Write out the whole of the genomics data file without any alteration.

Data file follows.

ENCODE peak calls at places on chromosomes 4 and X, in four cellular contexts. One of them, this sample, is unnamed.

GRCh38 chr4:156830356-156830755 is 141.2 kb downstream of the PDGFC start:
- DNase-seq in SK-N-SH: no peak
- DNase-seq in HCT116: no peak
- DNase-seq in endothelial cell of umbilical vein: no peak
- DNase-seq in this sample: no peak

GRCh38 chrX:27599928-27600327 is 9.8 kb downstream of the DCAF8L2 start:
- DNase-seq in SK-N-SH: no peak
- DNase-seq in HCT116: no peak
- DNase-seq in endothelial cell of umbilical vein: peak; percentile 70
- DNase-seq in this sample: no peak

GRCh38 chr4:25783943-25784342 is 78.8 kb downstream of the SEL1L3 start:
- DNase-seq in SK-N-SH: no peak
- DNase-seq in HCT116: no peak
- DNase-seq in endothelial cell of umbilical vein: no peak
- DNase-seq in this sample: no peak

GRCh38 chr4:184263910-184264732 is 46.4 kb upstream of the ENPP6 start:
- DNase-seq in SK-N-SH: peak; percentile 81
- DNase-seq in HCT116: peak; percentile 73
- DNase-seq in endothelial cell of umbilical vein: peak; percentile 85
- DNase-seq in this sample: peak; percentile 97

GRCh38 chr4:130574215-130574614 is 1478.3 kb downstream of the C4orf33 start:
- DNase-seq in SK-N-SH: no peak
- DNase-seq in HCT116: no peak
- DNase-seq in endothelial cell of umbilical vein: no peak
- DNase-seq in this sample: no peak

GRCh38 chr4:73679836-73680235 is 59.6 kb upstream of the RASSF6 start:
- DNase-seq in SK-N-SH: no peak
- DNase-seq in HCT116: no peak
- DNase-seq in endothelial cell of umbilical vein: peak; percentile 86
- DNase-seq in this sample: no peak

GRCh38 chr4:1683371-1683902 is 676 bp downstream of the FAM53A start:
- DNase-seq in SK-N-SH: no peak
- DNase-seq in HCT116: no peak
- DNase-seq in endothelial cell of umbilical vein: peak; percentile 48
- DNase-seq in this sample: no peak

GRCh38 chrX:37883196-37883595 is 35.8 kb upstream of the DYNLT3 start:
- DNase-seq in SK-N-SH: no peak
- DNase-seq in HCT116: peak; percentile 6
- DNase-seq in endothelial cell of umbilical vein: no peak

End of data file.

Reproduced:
ENCODE peak calls at places on chromosomes 4 and X, in four cellular contexts. One of them, this sample, is unnamed.

GRCh38 chr4:156830356-156830755 is 141.2 kb downstream of the PDGFC start:
- DNase-seq in SK-N-SH: no peak
- DNase-seq in HCT116: no peak
- DNase-seq in endothelial cell of umbilical vein: no peak
- DNase-seq in this sample: no peak

GRCh38 chrX:27599928-27600327 is 9.8 kb downstream of the DCAF8L2 start:
- DNase-seq in SK-N-SH: no peak
- DNase-seq in HCT116: no peak
- DNase-seq in endothelial cell of umbilical vein: peak; percentile 70
- DNase-seq in this sample: no peak

GRCh38 chr4:25783943-25784342 is 78.8 kb downstream of the SEL1L3 start:
- DNase-seq in SK-N-SH: no peak
- DNase-seq in HCT116: no peak
- DNase-seq in endothelial cell of umbilical vein: no peak
- DNase-seq in this sample: no peak

GRCh38 chr4:184263910-184264732 is 46.4 kb upstream of the ENPP6 start:
- DNase-seq in SK-N-SH: peak; percentile 81
- DNase-seq in HCT116: peak; percentile 73
- DNase-seq in endothelial cell of umbilical vein: peak; percentile 85
- DNase-seq in this sample: peak; percentile 97

GRCh38 chr4:130574215-130574614 is 1478.3 kb downstream of the C4orf33 start:
- DNase-seq in SK-N-SH: no peak
- DNase-seq in HCT116: no peak
- DNase-seq in endothelial cell of umbilical vein: no peak
- DNase-seq in this sample: no peak

GRCh38 chr4:73679836-73680235 is 59.6 kb upstream of the RASSF6 start:
- DNase-seq in SK-N-SH: no peak
- DNase-seq in HCT116: no peak
- DNase-seq in endothelial cell of umbilical vein: peak; percentile 86
- DNase-seq in this sample: no peak

GRCh38 chr4:1683371-1683902 is 676 bp downstream of the FAM53A start:
- DNase-seq in SK-N-SH: no peak
- DNase-seq in HCT116: no peak
- DNase-seq in endothelial cell of umbilical vein: peak; percentile 48
- DNase-seq in this sample: no peak

GRCh38 chrX:37883196-37883595 is 35.8 kb upstream of the DYNLT3 start:
- DNase-seq in SK-N-SH: no peak
- DNase-seq in HCT116: peak; percentile 6
- DNase-seq in endothelial cell of umbilical vein: no peak